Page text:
Do you think a reduction or end to criminalization would have been a factor in keeping women like Alloura Wells and Cassandra Do more safe?
It’s hard to imagine how it wouldn’t. In Cassandra’s case, she was operating out of her apartment, she did not have a bodyguard, she did not have a driver. She actually wanted one. In the weeks before her death, she was actually worried about someone else in the industry and had been asking how to get protection. But of course, the law said that if she hired a bodyguard or a doorman or hired someone to run an apartment for her or to work with other girls in an apartment, that would be a charge for prostitution or for operating a common bawdy house. The law literally took away her power to protect herself.
We have spoken to sex workers who were there when she died, who said that cops came in to ask for their help. But these are the same cops who had been stopping and ticketing them or had arrested them just months earlier. You hear from sex workers in the show who faced extortion from some cops, cops who demanded money or sex from them. These are women who already get the short end of the stick when it comes to police. When the police come around asking for help or for information, why would they work with them? Why would they provide them anything? Police have a person they’re looking at who likely knows who did this, and that guy’s not talking. This guy has been entrenched in the either black or gray market for sex work for many years. It’s no wonder he’s not talking.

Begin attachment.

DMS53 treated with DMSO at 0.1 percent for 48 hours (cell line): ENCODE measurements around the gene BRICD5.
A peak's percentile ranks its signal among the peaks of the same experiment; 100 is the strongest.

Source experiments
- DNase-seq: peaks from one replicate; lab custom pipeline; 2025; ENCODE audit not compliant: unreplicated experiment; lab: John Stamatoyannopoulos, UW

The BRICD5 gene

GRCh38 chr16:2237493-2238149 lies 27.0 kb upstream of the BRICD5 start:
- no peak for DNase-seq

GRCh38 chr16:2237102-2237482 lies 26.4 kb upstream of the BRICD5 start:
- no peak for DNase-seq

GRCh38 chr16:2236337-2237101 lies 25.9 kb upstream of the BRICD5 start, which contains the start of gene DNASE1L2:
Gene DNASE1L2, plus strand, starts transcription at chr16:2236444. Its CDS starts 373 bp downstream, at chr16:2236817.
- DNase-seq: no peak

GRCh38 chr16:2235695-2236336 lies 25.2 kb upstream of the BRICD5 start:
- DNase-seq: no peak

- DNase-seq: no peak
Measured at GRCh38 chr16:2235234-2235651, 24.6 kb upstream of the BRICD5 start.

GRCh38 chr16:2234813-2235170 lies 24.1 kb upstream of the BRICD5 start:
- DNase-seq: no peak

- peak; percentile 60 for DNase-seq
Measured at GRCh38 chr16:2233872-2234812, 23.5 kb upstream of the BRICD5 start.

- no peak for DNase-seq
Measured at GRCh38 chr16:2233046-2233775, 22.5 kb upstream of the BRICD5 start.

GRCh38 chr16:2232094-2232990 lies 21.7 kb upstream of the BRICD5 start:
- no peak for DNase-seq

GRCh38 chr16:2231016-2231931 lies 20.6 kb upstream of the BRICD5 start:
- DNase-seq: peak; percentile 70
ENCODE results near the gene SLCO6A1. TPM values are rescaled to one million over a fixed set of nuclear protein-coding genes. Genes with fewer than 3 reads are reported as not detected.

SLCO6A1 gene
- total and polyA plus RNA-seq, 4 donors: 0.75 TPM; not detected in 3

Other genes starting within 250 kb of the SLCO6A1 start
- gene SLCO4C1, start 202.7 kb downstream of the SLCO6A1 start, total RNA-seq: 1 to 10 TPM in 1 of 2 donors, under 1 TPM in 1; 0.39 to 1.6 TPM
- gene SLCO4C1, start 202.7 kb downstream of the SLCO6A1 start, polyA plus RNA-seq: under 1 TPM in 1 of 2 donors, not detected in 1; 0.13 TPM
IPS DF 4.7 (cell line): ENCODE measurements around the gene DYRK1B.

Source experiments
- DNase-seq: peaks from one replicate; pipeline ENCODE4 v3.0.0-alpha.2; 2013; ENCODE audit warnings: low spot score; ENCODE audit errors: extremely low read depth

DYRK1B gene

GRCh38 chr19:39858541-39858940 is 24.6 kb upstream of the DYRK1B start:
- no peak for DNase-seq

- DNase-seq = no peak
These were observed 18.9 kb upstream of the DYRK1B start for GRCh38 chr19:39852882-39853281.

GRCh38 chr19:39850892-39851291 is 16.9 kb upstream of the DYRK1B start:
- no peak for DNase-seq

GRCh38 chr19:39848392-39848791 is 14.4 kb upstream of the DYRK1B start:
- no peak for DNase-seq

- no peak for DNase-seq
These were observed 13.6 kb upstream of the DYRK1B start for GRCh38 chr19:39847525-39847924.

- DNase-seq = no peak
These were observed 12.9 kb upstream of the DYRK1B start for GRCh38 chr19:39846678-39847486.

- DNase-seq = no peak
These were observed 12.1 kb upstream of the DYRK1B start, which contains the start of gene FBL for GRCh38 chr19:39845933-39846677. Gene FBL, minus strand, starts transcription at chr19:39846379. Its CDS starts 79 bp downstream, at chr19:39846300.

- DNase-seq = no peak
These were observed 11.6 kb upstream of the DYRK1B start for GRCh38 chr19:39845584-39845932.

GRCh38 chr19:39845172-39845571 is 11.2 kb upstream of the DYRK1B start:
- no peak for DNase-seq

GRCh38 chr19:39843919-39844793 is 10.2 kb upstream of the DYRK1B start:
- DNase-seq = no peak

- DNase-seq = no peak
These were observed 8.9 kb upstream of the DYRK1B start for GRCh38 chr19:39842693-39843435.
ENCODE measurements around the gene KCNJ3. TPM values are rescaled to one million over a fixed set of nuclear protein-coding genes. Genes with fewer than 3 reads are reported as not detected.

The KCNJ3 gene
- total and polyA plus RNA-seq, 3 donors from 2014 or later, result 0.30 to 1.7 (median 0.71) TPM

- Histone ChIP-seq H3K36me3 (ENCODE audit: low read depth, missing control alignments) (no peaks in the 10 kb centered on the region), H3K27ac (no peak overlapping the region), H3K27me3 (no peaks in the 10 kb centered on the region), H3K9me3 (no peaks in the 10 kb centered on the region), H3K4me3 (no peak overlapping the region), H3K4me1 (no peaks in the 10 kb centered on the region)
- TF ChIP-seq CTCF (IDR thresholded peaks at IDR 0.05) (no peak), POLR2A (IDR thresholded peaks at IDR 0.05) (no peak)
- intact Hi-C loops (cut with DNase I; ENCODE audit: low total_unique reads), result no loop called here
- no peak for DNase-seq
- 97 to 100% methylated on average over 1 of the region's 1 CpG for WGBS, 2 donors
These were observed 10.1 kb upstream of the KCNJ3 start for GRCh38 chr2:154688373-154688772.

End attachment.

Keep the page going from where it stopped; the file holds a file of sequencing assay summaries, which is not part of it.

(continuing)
Again, this is a direct analogy to what we did in the first season. The first season, we were talking to these homicide cops, who, looking back with the benefit of a couple decades of hindsight, agree that the Toronto bathhouse raids [of 1981] screwed up their homicide investigations. Morality policing fundamentally made the community distrustful, unwilling to help and frankly fearful of the cops when they arrived. And that’s exactly what’s happening today.
Season 2 of Uncover: The Village is streaming now on cbc.ca or wherever you get your podcasts.